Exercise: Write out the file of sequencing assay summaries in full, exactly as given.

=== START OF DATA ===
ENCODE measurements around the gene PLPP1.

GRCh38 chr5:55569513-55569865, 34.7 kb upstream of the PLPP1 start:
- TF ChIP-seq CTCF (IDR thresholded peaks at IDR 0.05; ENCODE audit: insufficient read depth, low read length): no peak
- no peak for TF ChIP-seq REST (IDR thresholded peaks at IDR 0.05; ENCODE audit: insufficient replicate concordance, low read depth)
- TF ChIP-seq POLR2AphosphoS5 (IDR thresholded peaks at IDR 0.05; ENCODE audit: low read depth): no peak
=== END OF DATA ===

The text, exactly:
ENCODE measurements around the gene PLPP1.

GRCh38 chr5:55569513-55569865, 34.7 kb upstream of the PLPP1 start:
- TF ChIP-seq CTCF (IDR thresholded peaks at IDR 0.05; ENCODE audit: insufficient read depth, low read length): no peak
- no peak for TF ChIP-seq REST (IDR thresholded peaks at IDR 0.05; ENCODE audit: insufficient replicate concordance, low read depth)
- TF ChIP-seq POLR2AphosphoS5 (IDR thresholded peaks at IDR 0.05; ENCODE audit: low read depth): no peak